Good morning from New York.
Hot weather settled in here in the past week, and along with the humidity, some other challenges occurred in my neighborhood.
Last Thursday afternoon, as I was washing my brushes after some hours of working on my current painting, I noticed that the electric lights were flickering and that my fan's rotating blades were slowing down.
I suspected an electrical "brown out" which sometimes is put into place by Consolidated Edison, the electrical utility, to protect the electrical grid from an actual brownout. I clicked on a local TV station's 5 o'clock news and learned that some vast thunderstorms were in nearby areas, but would probably pass the City by. No mention of a brownout.
I switched out the TV, shut down my computer, and then the lights went out and my fan stopped.
As sunset was still come hours away, I decided that I'd better fix a quick pasta supper in my tiny kitchen, making use of my gas stove and my two flashlights and that's what I did.
Next on the pre-sundown agenda was to walk downstairs to see what was going on at street level. The elevators were shut down, but dimmed lighting was still on in the hallways and stairwells. I wanted to also buy some additional "D" batteries for my large flashlight.
It was when I reached the lobby that I discovered that my half of the block was roped off to any vehicular traffic and that many (perhaps over a hundred) folks from the City Fire Department, Police Department and Con Edison were hard at work putting out a very smoky fire that had been caused by underground electrical explosions. It was an amazing sight to see what was happening at the Broadway corner. Even the subway station and trains were affected.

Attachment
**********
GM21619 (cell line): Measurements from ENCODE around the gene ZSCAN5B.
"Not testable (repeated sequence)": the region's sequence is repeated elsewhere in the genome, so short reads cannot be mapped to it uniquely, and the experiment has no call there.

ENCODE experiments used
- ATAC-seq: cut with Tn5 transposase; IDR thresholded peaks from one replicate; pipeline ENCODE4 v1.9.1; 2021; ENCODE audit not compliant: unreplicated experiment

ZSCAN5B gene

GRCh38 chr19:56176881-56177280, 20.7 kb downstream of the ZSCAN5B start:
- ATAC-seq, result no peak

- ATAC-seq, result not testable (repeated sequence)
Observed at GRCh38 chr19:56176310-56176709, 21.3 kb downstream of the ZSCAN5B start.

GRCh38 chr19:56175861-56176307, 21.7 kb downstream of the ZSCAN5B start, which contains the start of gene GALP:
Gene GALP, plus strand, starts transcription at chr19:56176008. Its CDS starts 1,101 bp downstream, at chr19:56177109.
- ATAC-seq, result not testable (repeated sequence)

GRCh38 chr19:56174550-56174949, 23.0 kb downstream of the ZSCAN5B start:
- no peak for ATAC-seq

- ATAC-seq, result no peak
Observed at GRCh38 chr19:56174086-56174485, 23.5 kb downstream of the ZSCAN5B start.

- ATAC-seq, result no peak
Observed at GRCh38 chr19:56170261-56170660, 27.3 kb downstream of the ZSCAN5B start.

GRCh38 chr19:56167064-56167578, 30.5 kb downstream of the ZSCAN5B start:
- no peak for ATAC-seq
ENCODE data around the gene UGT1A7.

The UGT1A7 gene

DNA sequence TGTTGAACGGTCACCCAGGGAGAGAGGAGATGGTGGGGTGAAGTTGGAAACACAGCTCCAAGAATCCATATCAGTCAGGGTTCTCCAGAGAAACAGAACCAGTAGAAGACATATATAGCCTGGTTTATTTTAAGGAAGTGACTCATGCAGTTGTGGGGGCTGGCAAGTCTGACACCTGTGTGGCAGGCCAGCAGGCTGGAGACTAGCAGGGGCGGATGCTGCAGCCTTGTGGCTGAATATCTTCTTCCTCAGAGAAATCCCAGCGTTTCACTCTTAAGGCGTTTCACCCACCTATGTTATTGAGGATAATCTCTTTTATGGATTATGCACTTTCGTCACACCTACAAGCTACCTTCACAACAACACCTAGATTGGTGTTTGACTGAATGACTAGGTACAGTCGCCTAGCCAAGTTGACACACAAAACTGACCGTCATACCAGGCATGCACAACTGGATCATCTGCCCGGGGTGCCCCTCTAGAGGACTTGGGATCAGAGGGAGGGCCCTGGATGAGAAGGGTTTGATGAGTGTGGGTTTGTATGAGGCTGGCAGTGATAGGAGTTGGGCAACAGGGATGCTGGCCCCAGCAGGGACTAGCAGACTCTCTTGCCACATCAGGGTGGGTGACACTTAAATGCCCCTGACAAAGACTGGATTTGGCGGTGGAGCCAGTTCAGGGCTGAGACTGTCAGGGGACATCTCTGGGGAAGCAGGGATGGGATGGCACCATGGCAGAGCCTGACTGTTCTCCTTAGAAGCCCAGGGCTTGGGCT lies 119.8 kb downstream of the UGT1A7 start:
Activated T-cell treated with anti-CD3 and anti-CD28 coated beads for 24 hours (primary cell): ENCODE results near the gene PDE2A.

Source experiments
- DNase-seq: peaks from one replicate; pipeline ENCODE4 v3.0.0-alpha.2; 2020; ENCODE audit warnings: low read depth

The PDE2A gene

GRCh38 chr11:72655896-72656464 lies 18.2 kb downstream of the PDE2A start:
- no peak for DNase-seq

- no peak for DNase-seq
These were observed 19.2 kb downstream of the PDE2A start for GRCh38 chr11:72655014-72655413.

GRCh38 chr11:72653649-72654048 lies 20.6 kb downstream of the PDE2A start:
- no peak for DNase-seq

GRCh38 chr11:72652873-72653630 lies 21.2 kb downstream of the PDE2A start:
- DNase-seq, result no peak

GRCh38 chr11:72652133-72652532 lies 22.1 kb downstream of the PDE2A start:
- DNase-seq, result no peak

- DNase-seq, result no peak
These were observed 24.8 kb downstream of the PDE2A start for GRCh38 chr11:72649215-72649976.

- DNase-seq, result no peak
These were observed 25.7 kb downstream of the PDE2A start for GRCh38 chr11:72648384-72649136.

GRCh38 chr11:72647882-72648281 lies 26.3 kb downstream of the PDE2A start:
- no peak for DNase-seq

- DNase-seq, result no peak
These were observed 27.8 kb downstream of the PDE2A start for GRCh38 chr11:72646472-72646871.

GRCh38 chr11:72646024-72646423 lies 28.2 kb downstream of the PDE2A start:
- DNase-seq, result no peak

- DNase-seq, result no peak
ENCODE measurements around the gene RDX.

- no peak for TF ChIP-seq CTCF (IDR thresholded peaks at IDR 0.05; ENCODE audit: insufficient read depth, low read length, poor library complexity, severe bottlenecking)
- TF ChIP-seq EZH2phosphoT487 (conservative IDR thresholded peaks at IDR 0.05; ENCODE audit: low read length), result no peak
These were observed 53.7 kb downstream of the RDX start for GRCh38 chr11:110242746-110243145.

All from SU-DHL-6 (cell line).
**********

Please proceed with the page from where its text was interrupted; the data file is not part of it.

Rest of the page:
I walked in the opposite direction to find a shop and buy my batteries, then came home, chatted awhile with fellow tenants and apartment building staff and even a few firemen, then walked up the stairs to my apartment, had a wash, and went to bed.
The fire was put out overnight and massive Con Edison work has since continued to restore electricity and repair and replace damaged equipment.
These are just a few photographs from my front window showing a bit of the work and equipment.
In the photo below, you might be able to make out the giant elevated "vacuum cleaner" that was being lowered into the man hole in order to draw out all sorts of trouble-making debris. While this was going on, other Con Edison workers were using hoses to flush out the area. This process was being repeated all along the block.
I'm glad to report that my apartment's electrical power was restored by 10 on Friday morning. Other large building residents and businesses in the immediate area were not so fortunate, and had to rely on generators provided by the city. This was, and still is, a huge repair job. It is amazing to see how many stages are involved. I truly admire the workers' skill and dedication.
I wanted to take more photos, but did not want to get in the way of the amazing teams of workers.
I have returned to working on my current "rescued" painting that I abandoned about 25 years ago. I am thoroughly enjoying this process.
It's also grand to have my trusty little fan back in service.
Thank you all for your visits and comments. I have been continuing to post more regularly over on by Instagram page which may be found here. Now it is time for me to return to work on that painting. It's almost, but not quite, done.